In the face of death, the words of the writer of Ecclesiastes ring true when he says in Ecclesiastes 3

19 Surely the fate of human beings is like that of the animals; the same fate awaits them both: As one dies, so dies the other. All have the same breath; humans have no advantage over animals. Everything is meaningless. 20 All go to the same place; all come from dust, and to dust all return.

The OP’s conclusion contradicts everything he has said about atheism and death. He writes,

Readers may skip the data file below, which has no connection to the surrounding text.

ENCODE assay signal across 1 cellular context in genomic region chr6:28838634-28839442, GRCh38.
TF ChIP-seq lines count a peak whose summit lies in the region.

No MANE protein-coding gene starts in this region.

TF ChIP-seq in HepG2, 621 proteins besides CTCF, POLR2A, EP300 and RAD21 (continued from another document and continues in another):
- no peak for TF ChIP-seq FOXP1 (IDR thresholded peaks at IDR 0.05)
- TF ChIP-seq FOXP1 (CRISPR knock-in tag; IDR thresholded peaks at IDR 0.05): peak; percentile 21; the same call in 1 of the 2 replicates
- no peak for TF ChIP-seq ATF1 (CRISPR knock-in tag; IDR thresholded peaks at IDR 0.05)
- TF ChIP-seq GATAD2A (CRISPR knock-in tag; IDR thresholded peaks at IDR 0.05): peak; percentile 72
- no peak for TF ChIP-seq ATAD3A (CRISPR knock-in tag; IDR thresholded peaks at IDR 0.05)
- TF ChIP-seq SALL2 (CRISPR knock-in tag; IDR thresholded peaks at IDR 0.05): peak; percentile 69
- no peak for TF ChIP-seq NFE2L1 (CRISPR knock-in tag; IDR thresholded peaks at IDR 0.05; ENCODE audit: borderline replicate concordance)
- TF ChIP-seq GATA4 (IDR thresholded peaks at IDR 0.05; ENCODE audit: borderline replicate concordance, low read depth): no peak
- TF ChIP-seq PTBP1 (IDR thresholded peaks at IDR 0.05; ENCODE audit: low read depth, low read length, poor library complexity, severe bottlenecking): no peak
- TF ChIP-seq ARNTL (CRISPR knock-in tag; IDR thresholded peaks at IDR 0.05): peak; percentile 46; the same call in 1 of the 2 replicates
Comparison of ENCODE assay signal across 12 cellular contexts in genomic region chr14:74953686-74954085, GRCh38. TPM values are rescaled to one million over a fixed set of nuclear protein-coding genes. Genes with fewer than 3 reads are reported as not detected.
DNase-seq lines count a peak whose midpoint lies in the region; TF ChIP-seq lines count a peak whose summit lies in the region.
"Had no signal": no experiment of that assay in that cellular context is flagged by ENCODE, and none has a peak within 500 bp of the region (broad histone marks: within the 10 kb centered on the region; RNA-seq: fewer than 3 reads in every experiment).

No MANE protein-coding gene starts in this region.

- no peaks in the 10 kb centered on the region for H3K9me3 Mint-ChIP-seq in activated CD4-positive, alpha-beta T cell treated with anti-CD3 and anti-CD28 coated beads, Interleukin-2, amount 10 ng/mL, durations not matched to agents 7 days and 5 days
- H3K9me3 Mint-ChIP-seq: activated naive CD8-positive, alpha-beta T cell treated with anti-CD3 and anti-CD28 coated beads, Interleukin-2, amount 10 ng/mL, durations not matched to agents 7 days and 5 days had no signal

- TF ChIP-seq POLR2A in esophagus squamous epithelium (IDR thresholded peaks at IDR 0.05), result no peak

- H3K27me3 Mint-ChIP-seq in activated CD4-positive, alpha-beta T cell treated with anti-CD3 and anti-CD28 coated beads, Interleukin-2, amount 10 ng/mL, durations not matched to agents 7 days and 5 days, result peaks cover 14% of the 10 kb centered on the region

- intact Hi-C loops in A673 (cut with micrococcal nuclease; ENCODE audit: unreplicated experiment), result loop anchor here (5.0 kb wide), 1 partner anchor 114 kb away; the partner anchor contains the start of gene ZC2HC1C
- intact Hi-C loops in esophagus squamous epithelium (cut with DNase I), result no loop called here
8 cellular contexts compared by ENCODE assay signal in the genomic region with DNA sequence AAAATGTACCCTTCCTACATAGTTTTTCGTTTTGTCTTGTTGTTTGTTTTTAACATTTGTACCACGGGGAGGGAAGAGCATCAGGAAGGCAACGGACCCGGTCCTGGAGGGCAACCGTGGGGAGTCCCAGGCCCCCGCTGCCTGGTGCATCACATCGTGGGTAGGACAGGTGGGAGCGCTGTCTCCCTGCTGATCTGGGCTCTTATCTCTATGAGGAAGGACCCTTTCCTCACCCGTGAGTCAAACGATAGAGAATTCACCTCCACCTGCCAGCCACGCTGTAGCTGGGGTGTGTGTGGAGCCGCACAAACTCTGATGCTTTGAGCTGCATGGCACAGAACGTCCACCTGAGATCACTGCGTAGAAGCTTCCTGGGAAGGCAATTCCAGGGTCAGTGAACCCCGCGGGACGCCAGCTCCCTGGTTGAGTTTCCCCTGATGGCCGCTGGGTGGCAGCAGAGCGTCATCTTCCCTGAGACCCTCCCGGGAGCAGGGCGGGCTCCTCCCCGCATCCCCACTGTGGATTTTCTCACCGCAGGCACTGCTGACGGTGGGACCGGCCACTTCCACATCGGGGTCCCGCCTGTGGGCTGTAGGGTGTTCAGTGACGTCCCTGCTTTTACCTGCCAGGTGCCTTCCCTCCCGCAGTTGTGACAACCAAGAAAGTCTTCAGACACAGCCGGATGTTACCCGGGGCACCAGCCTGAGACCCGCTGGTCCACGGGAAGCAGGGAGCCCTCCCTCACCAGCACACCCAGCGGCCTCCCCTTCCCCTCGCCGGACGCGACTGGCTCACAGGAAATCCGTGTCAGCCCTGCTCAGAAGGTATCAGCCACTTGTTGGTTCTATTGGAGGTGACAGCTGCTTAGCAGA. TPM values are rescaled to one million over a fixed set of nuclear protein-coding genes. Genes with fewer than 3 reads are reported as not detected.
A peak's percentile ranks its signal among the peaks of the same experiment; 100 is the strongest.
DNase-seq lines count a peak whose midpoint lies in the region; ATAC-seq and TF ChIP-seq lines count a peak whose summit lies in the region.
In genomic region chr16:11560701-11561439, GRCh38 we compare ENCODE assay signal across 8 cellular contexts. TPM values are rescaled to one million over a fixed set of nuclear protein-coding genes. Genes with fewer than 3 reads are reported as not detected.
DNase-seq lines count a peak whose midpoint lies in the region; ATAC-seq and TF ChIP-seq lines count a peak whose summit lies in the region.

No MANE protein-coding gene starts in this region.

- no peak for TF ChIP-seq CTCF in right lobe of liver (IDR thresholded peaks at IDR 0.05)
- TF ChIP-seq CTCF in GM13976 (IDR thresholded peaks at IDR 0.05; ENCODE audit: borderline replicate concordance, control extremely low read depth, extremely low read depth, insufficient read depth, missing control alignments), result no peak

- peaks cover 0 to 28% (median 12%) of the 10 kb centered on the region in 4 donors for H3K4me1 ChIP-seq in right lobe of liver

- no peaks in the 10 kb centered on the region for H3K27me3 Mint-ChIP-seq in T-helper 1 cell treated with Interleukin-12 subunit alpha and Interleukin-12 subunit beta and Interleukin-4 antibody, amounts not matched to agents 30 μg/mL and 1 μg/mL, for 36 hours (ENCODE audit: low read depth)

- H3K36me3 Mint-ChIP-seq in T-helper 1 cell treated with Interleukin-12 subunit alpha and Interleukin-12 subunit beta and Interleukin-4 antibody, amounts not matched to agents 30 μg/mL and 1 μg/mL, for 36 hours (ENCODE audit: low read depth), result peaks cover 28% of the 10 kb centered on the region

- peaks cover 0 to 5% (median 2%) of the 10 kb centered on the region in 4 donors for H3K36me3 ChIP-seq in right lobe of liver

As Christians, we must be clear that we do not believe in the hope an afterlife simply because it offers us a therapeutic response to death. Rather, we believe in the hope of heaven because of the truths found in Scripture namely, that Christ has come, Christ has defeated sin, and Christ has conquered the grave. There is a peace which comes to us and a satisfaction we can have by our faith in these great truths.

If this is not therapeutic and is told for that reason among others, then someone please educate me on what is meant by therapeutic.

I urge the author of the post to spend time to read Ingersoll’s address at his brother’s funeral, to read letter SERVIUS SULPICIUS TO CICERO on the loss of his daughter Tulia, where there is no mention of heaven or hell but still moving or to read the letter by Epicurus to Menoeceus where he tells him, in part,